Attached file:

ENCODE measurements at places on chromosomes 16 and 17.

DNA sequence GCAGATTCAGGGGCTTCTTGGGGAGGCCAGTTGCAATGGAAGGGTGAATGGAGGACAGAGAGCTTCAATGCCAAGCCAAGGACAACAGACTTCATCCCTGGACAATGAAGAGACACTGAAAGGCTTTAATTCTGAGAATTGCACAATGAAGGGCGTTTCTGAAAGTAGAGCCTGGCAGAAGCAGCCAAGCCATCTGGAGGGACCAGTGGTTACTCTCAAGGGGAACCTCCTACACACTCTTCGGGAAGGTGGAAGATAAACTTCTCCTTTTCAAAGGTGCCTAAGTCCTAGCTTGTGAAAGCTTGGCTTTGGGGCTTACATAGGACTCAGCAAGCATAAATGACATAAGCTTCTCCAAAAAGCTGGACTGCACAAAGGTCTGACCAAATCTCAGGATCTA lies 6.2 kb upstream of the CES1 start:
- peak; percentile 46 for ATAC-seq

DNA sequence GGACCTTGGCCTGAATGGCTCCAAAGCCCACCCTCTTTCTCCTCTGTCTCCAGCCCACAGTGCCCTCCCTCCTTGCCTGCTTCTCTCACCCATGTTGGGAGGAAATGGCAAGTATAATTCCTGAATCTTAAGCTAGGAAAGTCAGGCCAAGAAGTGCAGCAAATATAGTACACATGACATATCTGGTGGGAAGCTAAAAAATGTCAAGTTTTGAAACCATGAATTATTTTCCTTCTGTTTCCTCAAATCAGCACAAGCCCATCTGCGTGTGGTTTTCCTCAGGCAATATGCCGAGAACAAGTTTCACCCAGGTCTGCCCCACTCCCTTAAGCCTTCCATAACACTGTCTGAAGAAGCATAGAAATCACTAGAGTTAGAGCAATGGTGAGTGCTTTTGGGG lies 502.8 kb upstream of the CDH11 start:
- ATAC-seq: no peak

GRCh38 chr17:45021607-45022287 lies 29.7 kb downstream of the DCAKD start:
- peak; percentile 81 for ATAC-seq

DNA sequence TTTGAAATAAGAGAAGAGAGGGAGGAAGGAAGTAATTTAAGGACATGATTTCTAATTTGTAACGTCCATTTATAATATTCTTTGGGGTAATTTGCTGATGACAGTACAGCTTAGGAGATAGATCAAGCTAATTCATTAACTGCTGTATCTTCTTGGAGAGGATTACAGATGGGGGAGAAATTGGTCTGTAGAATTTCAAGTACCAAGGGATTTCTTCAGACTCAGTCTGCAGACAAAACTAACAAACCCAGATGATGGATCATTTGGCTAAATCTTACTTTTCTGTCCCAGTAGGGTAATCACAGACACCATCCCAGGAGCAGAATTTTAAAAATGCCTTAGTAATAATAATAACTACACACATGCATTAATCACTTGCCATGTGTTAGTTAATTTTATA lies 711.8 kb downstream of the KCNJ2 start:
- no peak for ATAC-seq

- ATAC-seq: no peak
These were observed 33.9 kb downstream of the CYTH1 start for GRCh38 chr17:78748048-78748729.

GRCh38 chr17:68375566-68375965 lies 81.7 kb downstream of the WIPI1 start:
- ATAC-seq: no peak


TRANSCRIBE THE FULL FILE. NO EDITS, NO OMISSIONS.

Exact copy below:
ENCODE measurements at places on chromosomes 16 and 17.

DNA sequence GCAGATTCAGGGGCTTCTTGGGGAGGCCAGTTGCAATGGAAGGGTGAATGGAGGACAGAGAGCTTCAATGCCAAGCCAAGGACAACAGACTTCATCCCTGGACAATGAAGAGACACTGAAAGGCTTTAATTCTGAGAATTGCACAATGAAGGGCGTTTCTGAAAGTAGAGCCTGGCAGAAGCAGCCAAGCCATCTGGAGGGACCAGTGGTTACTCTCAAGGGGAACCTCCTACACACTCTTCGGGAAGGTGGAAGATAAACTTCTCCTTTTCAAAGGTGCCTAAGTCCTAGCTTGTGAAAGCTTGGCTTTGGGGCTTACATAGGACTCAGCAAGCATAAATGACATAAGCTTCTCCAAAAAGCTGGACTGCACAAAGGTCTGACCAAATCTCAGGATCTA lies 6.2 kb upstream of the CES1 start:
- peak; percentile 46 for ATAC-seq

DNA sequence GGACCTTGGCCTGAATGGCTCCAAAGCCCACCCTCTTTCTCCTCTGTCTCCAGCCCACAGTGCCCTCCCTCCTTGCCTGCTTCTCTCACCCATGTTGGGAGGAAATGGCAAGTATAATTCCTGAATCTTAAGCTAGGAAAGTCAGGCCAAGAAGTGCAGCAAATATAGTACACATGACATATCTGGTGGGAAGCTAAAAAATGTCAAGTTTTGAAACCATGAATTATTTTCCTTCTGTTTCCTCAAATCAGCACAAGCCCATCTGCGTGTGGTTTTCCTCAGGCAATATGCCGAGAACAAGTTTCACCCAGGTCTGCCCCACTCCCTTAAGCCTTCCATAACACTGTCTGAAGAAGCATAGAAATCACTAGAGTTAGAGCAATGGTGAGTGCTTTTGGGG lies 502.8 kb upstream of the CDH11 start:
- ATAC-seq: no peak

GRCh38 chr17:45021607-45022287 lies 29.7 kb downstream of the DCAKD start:
- peak; percentile 81 for ATAC-seq

DNA sequence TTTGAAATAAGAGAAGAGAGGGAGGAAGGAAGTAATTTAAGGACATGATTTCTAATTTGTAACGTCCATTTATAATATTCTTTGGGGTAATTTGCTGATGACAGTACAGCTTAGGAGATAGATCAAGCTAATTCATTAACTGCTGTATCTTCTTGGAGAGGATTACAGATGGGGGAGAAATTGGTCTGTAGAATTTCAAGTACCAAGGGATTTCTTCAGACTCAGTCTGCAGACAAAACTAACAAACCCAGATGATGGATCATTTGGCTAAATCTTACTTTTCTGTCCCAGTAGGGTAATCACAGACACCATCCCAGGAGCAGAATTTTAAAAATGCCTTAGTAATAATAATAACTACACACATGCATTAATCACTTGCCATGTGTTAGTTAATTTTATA lies 711.8 kb downstream of the KCNJ2 start:
- no peak for ATAC-seq

- ATAC-seq: no peak
These were observed 33.9 kb downstream of the CYTH1 start for GRCh38 chr17:78748048-78748729.

GRCh38 chr17:68375566-68375965 lies 81.7 kb downstream of the WIPI1 start:
- ATAC-seq: no peak